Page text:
Bloomberg announced that 484 companies are included in the 2023 Bloomberg Gender-Equality Index (GEI). The GEI serves as a touchstone for companies seeking to track their progress in gender inclusion and how the implementation of diversity policies shape company performance.
Over 600 companies participated in the Gender Reporting Framework and disclosed their gender-related data, resulting in an 11% increase year-over-year.
“The overarching drive towards equality is evident with the continual increase of global participation from companies,” said Peter T. Grauer, Chairman of Bloomberg. “The Bloomberg Gender-Equality Index remains an important resource for companies to identify any gaps and provides actionable steps to further reshape the future of work.”
GEI participants are scored against five key pillars: leadership and talent pipeline, equal pay and gender pay parity, inclusive culture, anti-sexual harassment policies, and external brand. In addition to the pillars, exploratory questions were included in the Framework, allowing for other areas of the “S” to be explored. These questions, surveyed but not scored, covered other areas such as race and sexual orientation, gender identity and ethnicity.
“This year, GEI members’ disclosure for exploratory questions averaged at 92%, demonstrating collective interest in extending beyond gender inclusion metrics,” said Patricia Torres, Global Head of Bloomberg Sustainable Finance Solutions at Bloomberg. “The GEI continues to identify areas of impact for companies, helping to facilitate meaningful change that, ultimately, will contribute to more innovation, creativity, and higher performance.”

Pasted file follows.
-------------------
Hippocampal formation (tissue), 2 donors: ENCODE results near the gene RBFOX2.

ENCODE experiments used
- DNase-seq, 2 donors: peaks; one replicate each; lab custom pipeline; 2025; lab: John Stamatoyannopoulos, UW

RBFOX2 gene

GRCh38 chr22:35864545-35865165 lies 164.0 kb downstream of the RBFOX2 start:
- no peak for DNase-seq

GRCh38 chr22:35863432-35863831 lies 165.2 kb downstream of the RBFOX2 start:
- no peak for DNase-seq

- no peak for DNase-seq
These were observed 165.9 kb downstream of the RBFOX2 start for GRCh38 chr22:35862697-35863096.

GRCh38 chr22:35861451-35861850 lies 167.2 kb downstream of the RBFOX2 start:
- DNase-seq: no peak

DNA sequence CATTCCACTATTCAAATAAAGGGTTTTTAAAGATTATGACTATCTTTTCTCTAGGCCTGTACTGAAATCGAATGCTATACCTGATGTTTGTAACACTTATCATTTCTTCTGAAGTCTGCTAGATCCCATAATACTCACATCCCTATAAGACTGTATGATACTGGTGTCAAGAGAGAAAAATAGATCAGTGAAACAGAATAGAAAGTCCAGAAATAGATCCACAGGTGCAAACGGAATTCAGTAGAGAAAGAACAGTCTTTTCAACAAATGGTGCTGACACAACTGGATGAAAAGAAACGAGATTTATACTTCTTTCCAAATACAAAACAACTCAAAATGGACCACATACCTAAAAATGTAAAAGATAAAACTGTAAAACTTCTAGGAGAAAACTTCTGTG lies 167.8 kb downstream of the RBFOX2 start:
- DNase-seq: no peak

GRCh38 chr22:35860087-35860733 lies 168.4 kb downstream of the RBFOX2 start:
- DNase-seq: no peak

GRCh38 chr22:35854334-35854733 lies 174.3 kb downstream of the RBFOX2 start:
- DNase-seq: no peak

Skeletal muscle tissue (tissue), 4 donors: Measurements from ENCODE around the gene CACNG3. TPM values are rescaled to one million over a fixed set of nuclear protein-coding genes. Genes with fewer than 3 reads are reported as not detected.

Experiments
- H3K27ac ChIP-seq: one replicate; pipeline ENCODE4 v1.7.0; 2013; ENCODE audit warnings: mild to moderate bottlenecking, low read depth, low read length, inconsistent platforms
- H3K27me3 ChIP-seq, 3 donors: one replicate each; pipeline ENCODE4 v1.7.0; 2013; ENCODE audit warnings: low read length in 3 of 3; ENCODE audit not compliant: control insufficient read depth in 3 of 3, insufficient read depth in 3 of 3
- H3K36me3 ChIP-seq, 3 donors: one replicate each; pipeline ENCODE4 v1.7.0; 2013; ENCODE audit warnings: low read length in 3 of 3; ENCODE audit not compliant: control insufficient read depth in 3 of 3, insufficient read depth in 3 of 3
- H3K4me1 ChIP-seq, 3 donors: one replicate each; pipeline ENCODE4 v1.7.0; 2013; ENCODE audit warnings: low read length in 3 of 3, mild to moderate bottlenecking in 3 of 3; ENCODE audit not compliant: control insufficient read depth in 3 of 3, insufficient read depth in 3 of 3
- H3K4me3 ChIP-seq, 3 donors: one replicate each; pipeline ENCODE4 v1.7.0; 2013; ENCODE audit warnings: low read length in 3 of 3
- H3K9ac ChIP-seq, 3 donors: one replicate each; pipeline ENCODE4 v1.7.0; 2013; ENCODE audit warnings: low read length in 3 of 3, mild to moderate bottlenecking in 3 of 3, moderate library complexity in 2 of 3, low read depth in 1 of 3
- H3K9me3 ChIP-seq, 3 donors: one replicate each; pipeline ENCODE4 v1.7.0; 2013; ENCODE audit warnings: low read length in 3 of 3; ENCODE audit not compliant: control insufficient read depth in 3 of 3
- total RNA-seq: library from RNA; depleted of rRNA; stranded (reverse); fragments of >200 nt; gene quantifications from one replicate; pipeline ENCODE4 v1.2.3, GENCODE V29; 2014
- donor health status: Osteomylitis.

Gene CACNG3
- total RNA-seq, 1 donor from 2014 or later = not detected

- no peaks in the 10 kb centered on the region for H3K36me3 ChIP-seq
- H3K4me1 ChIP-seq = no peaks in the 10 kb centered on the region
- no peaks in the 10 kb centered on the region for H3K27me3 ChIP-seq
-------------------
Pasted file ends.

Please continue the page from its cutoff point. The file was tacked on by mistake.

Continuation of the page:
For GEI members, companies led by women have higher representation of women at all levels. GEI Member companies with greater than 30% women representation on the board have, on average, 27% of women executives within the corporation, as compared to 20% of women executives in firms with less than 30% of women on the board.
“Gender diversity is not an option but indispensable, which is a matter of equality,” said Kim Sung-tae, CEO at Industrial Bank of Korea. “Gender diversity will be the driving force for sustainable development beyond the value of equality.”
Holding Leadership Accountable
Another theme amongst member companies is the integration of diversity policies in executive evaluations. This year, 64% of GEI members have implemented diversity and inclusion goals for managers in performance reviews, an 8-point increase from last year. Additionally, 86% of members offer unconscious bias training, with 74% of those companies tracking manager completion.
“We cannot underscore the importance of leadership enough when looking to improve gender equality in the workplace,” added Torres. “Change can only be driven when diversity and inclusion are part of executive performance metrics.”
Source: ESG News